6. An important final step is to cut the galaktoboureko into the shape and size you want, as you can’t do this once baked.
  7. Preheat the oven to 180°C (360°F). Bake for 40–50 minutes until golden.
  8. Meanwhile, prepare your syrup, combine all ingredients in a small saucepan over a medium heat, bring to a simmer and cook for 5 minutes, or until sugar is dissolved. Remove the lemon from the syrup. Remember, for best results, your syrup must be cold and your pastry hot.
  9. My mum’s tip is to make the syrup and let it cool while the pastry is cooking, then it’s ready to pour over once it is fresh out of the oven. Allow the pastry to sit for 2 minutes, then pour the cold syrup all over slowly and, using kitchen gloves, gently shake the tray side to side to help it absorb. Leave for a little to let the syrup soak in, then sprinkle with ground cinnamon to serve.
  1. To make the custard filling, gently heat milk in a medium pot or saucepan over a low heat. Add sugar after milk has heated, and stir until dissolved. Gradually pour in the semolina, stirring with a wooden spoon, until the mixture starts to simmer and thicken. Add vanilla and lemon zest and continue to cook, continuously stirring, until the mixture is thick like a béchamel sauce (if it does not thicken, add more semolina). Remove from heat.
  2. Add eggs, stirring, then add butter and stir until thick, soft and smooth. If the mixture is a bit too thick, you can add a little more milk and keep stirring until it becomes nice and soft.
  3. Brush a deep baking tray (I used one that was about 33 cm/13 in × 24 cm/9½ in and 7 cm/2¾ in high) with the melted butter. Arrange 8 phyllo sheets over the base of the baking tray. As you lay each phyllo sheet, drop the melted butter all over each sheet in dollops rather than brushing it (if you brush the butter on the phyllo, it will stick and won’t make it fluffy). Once you have laid half the sheets on the tray, spread with all the custard filling. Repeat the process with 8 more phyllo sheets, dotting with melted butter as you go, keeping 1 sheet aside to finish.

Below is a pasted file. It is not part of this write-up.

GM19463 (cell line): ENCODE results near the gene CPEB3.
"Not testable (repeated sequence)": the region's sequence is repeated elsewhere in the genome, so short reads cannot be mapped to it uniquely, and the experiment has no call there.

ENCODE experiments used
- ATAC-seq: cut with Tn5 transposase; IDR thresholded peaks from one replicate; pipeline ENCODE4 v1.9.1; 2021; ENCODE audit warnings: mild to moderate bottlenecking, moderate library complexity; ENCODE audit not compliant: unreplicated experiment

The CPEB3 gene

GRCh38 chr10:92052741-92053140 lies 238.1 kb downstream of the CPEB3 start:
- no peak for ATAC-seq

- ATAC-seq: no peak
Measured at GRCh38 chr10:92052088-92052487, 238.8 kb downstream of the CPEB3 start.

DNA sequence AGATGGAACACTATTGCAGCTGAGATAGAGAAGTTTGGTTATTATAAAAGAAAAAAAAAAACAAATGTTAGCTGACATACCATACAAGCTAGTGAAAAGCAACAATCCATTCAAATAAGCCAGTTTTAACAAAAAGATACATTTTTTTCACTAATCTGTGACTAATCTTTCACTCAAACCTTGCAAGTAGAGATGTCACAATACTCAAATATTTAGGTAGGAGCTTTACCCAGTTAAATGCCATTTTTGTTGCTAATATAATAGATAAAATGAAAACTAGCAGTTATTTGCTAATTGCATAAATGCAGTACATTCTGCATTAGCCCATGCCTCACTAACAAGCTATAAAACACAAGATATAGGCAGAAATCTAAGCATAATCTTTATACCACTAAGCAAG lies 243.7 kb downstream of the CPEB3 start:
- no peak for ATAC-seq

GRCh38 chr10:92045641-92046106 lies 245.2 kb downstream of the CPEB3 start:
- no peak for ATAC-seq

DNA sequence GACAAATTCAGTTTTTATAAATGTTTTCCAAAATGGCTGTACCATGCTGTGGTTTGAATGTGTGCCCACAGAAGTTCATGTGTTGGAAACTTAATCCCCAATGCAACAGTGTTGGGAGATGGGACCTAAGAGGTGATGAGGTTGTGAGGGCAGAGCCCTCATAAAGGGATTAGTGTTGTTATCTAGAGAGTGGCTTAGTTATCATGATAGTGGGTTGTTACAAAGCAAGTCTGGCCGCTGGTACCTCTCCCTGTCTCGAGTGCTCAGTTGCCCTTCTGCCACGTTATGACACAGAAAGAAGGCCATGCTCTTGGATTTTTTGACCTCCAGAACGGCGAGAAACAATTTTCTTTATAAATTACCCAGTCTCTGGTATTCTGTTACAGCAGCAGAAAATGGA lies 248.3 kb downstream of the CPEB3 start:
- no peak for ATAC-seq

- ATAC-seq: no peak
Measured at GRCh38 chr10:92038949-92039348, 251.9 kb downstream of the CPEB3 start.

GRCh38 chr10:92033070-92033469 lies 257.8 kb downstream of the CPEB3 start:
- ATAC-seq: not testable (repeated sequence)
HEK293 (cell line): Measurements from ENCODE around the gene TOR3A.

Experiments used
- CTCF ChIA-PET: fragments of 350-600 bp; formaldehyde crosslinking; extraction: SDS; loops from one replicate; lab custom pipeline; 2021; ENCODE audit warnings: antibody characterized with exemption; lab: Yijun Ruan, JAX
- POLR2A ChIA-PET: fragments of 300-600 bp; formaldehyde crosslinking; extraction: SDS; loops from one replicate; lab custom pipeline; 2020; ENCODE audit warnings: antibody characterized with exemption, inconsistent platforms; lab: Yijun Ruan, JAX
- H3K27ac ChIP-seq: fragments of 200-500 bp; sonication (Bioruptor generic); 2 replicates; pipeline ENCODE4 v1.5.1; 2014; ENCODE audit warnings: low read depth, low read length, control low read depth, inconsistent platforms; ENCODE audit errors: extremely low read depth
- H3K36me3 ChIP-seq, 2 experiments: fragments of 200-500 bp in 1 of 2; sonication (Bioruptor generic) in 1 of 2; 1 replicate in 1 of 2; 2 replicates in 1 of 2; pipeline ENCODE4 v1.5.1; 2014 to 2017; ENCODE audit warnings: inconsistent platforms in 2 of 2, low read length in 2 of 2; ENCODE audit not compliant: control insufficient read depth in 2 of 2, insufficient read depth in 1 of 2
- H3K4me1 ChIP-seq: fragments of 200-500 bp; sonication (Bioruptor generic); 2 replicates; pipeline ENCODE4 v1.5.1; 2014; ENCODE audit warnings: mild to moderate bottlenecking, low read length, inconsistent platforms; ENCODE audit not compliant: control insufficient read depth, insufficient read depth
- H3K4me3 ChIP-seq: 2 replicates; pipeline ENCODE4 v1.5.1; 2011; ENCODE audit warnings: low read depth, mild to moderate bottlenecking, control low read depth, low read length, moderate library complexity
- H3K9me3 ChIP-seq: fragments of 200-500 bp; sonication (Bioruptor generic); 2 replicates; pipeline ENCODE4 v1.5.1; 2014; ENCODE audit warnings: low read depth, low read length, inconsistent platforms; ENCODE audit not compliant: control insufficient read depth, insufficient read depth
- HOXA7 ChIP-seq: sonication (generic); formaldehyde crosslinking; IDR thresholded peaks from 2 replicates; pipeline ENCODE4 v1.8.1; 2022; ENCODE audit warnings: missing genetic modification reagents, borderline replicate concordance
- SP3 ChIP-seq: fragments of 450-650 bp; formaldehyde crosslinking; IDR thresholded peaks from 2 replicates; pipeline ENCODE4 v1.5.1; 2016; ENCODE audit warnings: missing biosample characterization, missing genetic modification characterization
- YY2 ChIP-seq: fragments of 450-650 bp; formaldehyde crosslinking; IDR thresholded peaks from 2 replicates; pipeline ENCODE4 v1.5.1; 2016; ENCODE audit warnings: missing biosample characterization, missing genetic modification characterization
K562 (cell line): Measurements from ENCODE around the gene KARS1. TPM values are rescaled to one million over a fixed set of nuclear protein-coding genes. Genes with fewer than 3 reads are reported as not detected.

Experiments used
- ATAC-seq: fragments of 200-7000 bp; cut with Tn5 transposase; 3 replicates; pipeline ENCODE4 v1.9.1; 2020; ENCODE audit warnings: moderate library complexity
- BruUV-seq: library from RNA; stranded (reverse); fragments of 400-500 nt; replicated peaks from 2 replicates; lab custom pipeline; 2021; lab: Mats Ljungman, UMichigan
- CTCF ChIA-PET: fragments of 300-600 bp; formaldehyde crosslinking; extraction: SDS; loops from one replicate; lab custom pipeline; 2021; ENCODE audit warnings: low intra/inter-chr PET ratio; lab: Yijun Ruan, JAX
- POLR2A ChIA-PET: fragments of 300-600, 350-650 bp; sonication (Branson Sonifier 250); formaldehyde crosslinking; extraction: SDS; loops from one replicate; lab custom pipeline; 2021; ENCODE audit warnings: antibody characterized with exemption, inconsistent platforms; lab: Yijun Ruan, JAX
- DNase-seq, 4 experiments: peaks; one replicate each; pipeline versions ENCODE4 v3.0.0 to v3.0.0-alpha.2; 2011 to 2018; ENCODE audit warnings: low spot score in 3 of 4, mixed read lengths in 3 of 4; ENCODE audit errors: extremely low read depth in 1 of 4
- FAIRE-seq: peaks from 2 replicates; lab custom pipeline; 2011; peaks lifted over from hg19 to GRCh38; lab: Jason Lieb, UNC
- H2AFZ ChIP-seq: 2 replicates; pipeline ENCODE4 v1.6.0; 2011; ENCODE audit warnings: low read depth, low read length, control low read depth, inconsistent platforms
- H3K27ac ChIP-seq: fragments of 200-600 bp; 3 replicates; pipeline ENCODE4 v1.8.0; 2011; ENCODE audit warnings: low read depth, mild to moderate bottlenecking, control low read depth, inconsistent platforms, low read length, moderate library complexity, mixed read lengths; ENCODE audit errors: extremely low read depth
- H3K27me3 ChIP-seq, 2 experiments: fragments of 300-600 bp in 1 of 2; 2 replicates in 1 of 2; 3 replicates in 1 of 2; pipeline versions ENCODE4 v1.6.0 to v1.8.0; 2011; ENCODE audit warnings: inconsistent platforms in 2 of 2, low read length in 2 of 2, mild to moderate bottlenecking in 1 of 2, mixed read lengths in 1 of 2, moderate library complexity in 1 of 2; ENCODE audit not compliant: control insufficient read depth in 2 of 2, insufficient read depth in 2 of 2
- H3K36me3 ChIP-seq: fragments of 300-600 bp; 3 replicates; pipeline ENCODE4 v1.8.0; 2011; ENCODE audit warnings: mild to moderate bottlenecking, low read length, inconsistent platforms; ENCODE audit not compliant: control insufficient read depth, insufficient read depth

4. Now you will have the bottom and top phyllo sheets hanging over the edges of your baking tray, as they will be wider than it. Take any sheets that hang over and cut them off with a small sharp knife and then fold any final rough edges into the dish and use your brush to butter them all over to keep them in place.
  5. Now to make your dish look beautiful and hide these rough leftover parts, you will add one final phyllo sheet on top. Fold underneath any excess phyllo or cut using a small sharp knife. If there is still any part overhanging the tray, cut so you have a nice even top that covers the whole dish. Now butter over all of this final phyllo sheet using your brush.
  6. An important final step is to cut the galaktoboureko into the shape and size you want, as you can’t do this once baked.
  7. Preheat the oven to 180°C (360°F). Bake for 40–50 minutes until golden.
  8. Meanwhile, prepare your syrup, combine all ingredients in a small saucepan over a medium heat, bring to a simmer and cook for 5 minutes, or until sugar is dissolved. Remove the lemon from the syrup. Remember, for best results, your syrup must be cold and your pastry hot.
  9. My mum’s tip is to make the syrup and let it cool while the pastry is cooking, then it’s ready to pour over once it is fresh out of the oven. Allow the pastry to sit for 2 minutes, then pour the cold syrup all over slowly and, using kitchen gloves, gently shake the tray side to side to help it absorb. Leave for a little to let the syrup soak in, then sprinkle with ground cinnamon to serve.

Additional Information

MAKE IT VEGAN:
Replace the eggs with a vegan egg mix or omit, and use soy milk or almond milk and vegan butter.

MAKE IT GLUTEN-FREE:
Use gluten-free phyllo pastry.

WHAT TO DO WITH LEFTOVERS:
Seal the leftovers in plastic containers and refrigerate; the leftovers will still be fine to enjoy for the week to come.

MAKE IT VEGAN:
Replace the eggs with a vegan egg mix or omit, and use soy milk or almond milk and vegan butter.

MAKE IT GLUTEN-FREE:
Use gluten-free phyllo pastry.

WHAT TO DO WITH LEFTOVERS:
Seal the leftovers in plastic containers and refrigerate; the leftovers will still be fine to enjoy for the week to come.

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PeachMelba Pavlova